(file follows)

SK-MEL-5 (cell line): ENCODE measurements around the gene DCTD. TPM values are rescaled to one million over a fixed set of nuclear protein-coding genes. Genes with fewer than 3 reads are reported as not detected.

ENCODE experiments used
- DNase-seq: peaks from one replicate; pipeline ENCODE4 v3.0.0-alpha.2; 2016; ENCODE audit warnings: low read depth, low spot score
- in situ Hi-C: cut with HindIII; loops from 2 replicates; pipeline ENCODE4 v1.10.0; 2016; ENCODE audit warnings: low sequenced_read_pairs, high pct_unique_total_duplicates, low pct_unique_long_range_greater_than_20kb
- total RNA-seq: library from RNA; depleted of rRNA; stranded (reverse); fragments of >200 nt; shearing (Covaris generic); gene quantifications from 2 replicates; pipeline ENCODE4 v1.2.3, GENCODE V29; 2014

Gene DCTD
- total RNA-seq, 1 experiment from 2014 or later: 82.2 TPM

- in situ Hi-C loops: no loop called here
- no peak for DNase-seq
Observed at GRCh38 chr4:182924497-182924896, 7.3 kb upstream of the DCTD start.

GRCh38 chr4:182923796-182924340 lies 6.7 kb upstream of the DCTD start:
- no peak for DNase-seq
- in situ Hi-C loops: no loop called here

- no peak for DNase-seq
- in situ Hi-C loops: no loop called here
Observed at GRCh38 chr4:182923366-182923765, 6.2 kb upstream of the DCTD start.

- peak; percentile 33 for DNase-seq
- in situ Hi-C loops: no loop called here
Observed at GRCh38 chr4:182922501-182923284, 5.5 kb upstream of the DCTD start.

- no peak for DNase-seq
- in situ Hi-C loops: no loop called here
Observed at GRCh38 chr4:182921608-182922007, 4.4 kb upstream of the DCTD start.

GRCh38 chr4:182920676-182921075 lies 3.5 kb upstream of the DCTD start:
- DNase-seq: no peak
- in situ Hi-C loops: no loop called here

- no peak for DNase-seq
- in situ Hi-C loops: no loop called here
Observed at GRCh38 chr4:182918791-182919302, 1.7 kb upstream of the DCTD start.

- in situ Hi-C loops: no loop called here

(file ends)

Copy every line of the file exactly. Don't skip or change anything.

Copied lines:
SK-MEL-5 (cell line): ENCODE measurements around the gene DCTD. TPM values are rescaled to one million over a fixed set of nuclear protein-coding genes. Genes with fewer than 3 reads are reported as not detected.

ENCODE experiments used
- DNase-seq: peaks from one replicate; pipeline ENCODE4 v3.0.0-alpha.2; 2016; ENCODE audit warnings: low read depth, low spot score
- in situ Hi-C: cut with HindIII; loops from 2 replicates; pipeline ENCODE4 v1.10.0; 2016; ENCODE audit warnings: low sequenced_read_pairs, high pct_unique_total_duplicates, low pct_unique_long_range_greater_than_20kb
- total RNA-seq: library from RNA; depleted of rRNA; stranded (reverse); fragments of >200 nt; shearing (Covaris generic); gene quantifications from 2 replicates; pipeline ENCODE4 v1.2.3, GENCODE V29; 2014

Gene DCTD
- total RNA-seq, 1 experiment from 2014 or later: 82.2 TPM

- in situ Hi-C loops: no loop called here
- no peak for DNase-seq
Observed at GRCh38 chr4:182924497-182924896, 7.3 kb upstream of the DCTD start.

GRCh38 chr4:182923796-182924340 lies 6.7 kb upstream of the DCTD start:
- no peak for DNase-seq
- in situ Hi-C loops: no loop called here

- no peak for DNase-seq
- in situ Hi-C loops: no loop called here
Observed at GRCh38 chr4:182923366-182923765, 6.2 kb upstream of the DCTD start.

- peak; percentile 33 for DNase-seq
- in situ Hi-C loops: no loop called here
Observed at GRCh38 chr4:182922501-182923284, 5.5 kb upstream of the DCTD start.

- no peak for DNase-seq
- in situ Hi-C loops: no loop called here
Observed at GRCh38 chr4:182921608-182922007, 4.4 kb upstream of the DCTD start.

GRCh38 chr4:182920676-182921075 lies 3.5 kb upstream of the DCTD start:
- DNase-seq: no peak
- in situ Hi-C loops: no loop called here

- no peak for DNase-seq
- in situ Hi-C loops: no loop called here
Observed at GRCh38 chr4:182918791-182919302, 1.7 kb upstream of the DCTD start.

- in situ Hi-C loops: no loop called here